WASHINGTON (BLOOMBERG) - US Secretary of State Michael Pompeo is ramping up his domestic appearances before overwhelmingly Republican audiences, raising criticism that he's going on the campaign trail for President Donald Trump by taking part in events that previous top US diplomats would have avoided.
Mr Pompeo will be in Wisconsin on Wednesday (Sept 23) to address the Republican-controlled state legislature in a speech billed as warning of the threat that states face from China's Communist Party.
He's following a string of Republican visitors to the battleground state including Mr Trump, Vice-President Mike Pence and Attorney-General William Barr.
The trip to speak in the state Mr Trump narrowly won in 2016 follows his participation in a "Values Voters" event Tuesday night, two speeches to a megachurch in Texas over the weekend and an address to the Republican National Convention while on a taxpayer-funded trip to Jerusalem last month.
The events have one thing in common: They give Mr Pompeo the opportunity to discuss administration foreign policy goals at home while also boosting Mr Trump - and his own standing with the president's political base ahead of a potential run for the White House in 2024.
"It's clearly unprecedented in the modern era and a clear violation of established norms," said Mr Daniel Weiner, deputy director of the Election Reform Programme at the Brennan Centre for Justice.
"Pompeo, for better or worse, has thrown that all out the window and engaged in more overt political activity than any secretary in recent memory."
Skeptics like Mr Weiner argue that while the speech isn't necessarily out of line, it fits a broader pattern in which the California native and former Kansas congressman has repeatedly strayed into politics while also serving his goals as secretary.
He has shown he's unusually willing to resort to partisanship in lauding the president while also trashing Democrats, all seemingly with an eye toward his future political ambitions.
As former Vice-President Joe Biden solidified his standing as the Democratic nominee, the 56-year-old Mr Pompeo mentioned him more and more frequently in criticising the Obama administration's policies, a break from past restraint against attacking predecessors' foreign-policy records so openly.
The secretary rejects accusations that he's engaging in domestic politics ahead of the Nov 3 election.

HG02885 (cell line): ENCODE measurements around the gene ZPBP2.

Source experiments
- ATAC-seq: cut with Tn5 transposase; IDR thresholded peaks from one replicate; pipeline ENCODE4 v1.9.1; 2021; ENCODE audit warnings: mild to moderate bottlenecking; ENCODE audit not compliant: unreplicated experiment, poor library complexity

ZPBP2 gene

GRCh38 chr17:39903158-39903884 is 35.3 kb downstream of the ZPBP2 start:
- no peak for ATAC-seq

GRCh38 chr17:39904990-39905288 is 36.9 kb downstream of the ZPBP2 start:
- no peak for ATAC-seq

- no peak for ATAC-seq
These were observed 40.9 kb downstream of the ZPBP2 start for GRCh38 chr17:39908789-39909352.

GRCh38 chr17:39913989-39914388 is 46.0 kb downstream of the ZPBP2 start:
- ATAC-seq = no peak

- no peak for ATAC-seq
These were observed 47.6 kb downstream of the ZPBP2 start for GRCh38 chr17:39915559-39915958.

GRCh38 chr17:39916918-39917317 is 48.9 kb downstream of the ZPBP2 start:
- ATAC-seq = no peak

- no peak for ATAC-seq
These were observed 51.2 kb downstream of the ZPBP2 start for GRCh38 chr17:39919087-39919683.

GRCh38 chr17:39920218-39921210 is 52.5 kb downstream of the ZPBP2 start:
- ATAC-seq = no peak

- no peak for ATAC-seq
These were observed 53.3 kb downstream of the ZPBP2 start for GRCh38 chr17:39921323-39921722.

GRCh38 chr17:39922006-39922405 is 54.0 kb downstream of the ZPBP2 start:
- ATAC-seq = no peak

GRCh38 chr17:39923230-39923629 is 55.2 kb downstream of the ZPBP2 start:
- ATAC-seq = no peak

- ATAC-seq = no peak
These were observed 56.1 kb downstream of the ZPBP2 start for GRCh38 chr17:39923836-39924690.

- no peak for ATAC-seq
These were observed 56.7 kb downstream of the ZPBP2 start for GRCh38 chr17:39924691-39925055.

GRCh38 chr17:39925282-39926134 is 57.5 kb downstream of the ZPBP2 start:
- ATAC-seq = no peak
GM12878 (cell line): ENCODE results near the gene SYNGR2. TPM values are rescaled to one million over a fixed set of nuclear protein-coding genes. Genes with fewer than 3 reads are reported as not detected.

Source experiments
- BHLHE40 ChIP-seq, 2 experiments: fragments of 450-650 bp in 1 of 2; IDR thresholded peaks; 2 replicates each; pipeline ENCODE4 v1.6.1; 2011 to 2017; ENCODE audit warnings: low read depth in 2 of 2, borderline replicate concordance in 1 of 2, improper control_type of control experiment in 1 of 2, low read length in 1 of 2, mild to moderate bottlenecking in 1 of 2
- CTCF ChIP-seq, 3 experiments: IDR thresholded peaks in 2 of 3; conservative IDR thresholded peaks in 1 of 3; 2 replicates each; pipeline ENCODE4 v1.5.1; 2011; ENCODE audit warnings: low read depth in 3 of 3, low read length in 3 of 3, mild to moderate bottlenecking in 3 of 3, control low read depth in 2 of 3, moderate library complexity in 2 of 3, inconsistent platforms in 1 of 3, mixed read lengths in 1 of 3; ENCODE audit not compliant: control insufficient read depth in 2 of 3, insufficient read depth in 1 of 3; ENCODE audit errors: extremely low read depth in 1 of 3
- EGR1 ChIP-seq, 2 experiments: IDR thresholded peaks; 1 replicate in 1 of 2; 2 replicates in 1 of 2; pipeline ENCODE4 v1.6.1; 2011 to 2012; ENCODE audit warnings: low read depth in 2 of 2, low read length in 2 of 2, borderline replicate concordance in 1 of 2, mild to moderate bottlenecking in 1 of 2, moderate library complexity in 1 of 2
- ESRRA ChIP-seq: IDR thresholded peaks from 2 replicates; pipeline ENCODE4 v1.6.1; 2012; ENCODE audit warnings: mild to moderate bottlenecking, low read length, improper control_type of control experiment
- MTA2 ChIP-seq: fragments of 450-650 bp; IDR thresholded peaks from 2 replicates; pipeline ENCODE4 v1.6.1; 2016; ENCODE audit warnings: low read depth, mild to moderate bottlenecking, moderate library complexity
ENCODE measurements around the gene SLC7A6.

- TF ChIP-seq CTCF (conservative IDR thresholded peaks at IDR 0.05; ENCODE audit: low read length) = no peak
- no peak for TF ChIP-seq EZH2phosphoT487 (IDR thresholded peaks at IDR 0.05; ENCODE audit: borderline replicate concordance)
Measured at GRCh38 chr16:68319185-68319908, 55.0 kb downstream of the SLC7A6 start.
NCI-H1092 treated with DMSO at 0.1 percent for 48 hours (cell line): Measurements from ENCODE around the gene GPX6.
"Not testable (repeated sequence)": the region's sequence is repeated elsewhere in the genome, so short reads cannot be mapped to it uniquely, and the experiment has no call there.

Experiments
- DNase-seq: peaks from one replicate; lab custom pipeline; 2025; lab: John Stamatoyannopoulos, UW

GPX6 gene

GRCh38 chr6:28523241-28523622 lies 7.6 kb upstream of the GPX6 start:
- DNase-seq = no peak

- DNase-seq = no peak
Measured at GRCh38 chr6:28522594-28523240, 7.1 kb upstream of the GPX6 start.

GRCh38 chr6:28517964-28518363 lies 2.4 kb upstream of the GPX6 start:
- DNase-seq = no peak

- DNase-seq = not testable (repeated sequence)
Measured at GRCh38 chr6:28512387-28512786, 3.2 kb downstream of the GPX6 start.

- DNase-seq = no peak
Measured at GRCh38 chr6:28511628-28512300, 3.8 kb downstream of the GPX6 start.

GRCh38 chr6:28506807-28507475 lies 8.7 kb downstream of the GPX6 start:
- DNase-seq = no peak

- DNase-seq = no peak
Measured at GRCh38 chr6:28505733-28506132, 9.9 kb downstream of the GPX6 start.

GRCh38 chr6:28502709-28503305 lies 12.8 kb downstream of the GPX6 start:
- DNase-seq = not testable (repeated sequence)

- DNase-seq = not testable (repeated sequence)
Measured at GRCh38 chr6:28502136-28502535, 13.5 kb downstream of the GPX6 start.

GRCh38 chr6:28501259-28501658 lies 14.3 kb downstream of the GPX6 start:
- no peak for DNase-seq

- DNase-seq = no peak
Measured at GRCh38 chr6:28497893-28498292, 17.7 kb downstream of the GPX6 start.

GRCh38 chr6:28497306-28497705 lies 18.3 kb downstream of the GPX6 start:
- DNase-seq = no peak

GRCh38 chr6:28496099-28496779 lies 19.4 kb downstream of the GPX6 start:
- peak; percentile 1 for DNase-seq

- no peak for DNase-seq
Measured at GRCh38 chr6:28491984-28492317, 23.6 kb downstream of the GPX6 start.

At Prestonwood Baptist Church in Texas last weekend, Mr Pompeo said he's "not allowed to do politics." He has scoffed at reporters who ask him about the trips, accusing them of being "coastal elites" who don't understand that he's trying to bring the department's message to the American heartland. He adds that his Christian faith is relevant because it informs the way he does his job.
A State Department spokesperson, speaking on the customary condition of anonymity, said Mr Pompeo's job is to lead the execution of Mr Trump's foreign policy priorities and communicating that message directly is an important part of his task.
Mr Pompeo is one of the few top officials remaining from Mr Trump's original Cabinet. After a year as CIA director, Mr Pompeo was tapped to replace Mr Rex Tillerson at the State Department in 2018, where he helped shield the president during the impeachment hearings by withholding witnesses and key documents from investigators.
Mr Pompeo's political approach to the job has rankled many staffers within the State Department, such as when he used a speech in Philadelphia to criticise the New York Times' 1619 Project on slavery and racism, saying it presented a false vision of America and betrayed a "Marxist ideology."
And while Mr Pompeo insists he's bringing his message to the American people, his strategy is notable for what's missing: Outreach to communities that don't explicitly support the president.
In a move that critics called hypocritical, Mr Pompeo's Jerusalem speech contravened guidelines he personally approved that bar political appointees at the State Department from participating in political activity even on their personal time.
"The State Department reviewed this, it was lawful, and I personally felt it was important that the world hear the message of what this administration has accomplished," Mr Pompeo said at the time.
Critics said the speech may have violated the Hatch Act against partisan activity by a political appointee. Mr Pompeo's team said he had consulted with four sets of lawyers to make sure it was legal.
"Even if he's not violating the Hatch Act, Pompeo is doing things that look sketchy as hell," said Mr Nick Schwellenbach, a senior investigator at the Project on Government Oversight. "It's not just one-off here or there. It's a pattern."